Supporters say the growth of commercial cannabis on the Central Coast has brought increased tax revenue and jobs. But critics say its large cannabis farms are undermining the will of voters and keeping thousands of small farmers in the black market, thus threatening the future of legalization.
Such arguments have gotten increasingly personal.
“I want to be careful what I say because this is the kind of thing that can get you punched,” said Kogan, standing in front of his Salinas facility. He acknowledges that Grupo Flor, a “vertically integrated” company that grows, manufactures and sells retail cannabis, could not operate the whole farm under a 1-acre cap. If the state chose to implement the cap, he says, Grupo Flor would operate 1 acre and lease the remaining space to other growers.
“It’s elitist,” Kogan said of the policy. “It says there is only one way to grow — small boutique grows.”
Hezekiah Allen, executive director of the California Growers Association, takes issue with Kogan’s argument and his choice of words.
“The broke farmers that are working hard to obtain a single license to sustain and transition their family business are the ‘elite’?” he said. “License stacking is a privilege only accessible to the select few. I understand folks disagreeing with the policy, but to hear the policy described as ‘elitist’ is laughable. It has the same ring as ‘let them eat cake.’ ”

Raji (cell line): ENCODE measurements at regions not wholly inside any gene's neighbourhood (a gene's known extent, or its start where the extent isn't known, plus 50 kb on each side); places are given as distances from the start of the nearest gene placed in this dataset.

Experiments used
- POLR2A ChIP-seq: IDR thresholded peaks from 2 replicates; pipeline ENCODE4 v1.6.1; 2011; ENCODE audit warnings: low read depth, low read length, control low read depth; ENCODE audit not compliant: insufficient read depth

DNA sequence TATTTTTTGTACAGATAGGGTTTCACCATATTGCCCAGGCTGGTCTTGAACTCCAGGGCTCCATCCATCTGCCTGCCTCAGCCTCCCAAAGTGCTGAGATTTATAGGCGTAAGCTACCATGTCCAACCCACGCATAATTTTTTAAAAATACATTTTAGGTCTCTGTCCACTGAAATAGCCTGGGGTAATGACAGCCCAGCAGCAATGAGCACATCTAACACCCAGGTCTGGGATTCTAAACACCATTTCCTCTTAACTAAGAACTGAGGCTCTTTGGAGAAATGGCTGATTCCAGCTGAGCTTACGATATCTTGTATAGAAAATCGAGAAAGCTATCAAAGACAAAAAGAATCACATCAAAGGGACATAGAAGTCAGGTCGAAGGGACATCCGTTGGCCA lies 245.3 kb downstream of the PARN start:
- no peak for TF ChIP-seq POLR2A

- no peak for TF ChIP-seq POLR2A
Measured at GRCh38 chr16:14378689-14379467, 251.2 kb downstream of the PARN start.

Protecting small growers, particularly in the Emerald Triangle, was an issue for Allen and other supporters of Proposition 64, the 2016 ballot initiative that legalized cannabis. Small growers had helped defeat a previous legalization initiative because they worried it would invite big companies that would put them out of business.
Proposition 64, also known as the Adult Use of Marijuana Act, promised that the “marijuana industry in California will be built around small- and medium-sized businesses by prohibiting large-scale cultivation licenses for the first five years.” The law would limit the number of licenses growers could receive and said individual licenses for farms over an acre would not be available until 2023.
The Department of Food and Agriculture signaled its support of the law right before it issued emergency regulations in November, stating in an environmental impact report that cannabis farms would “not exceed the total acreage cap of 1 acre established by CDFA.” Emergency regulations were issued so growers could start cultivation while the state prepares final regulations.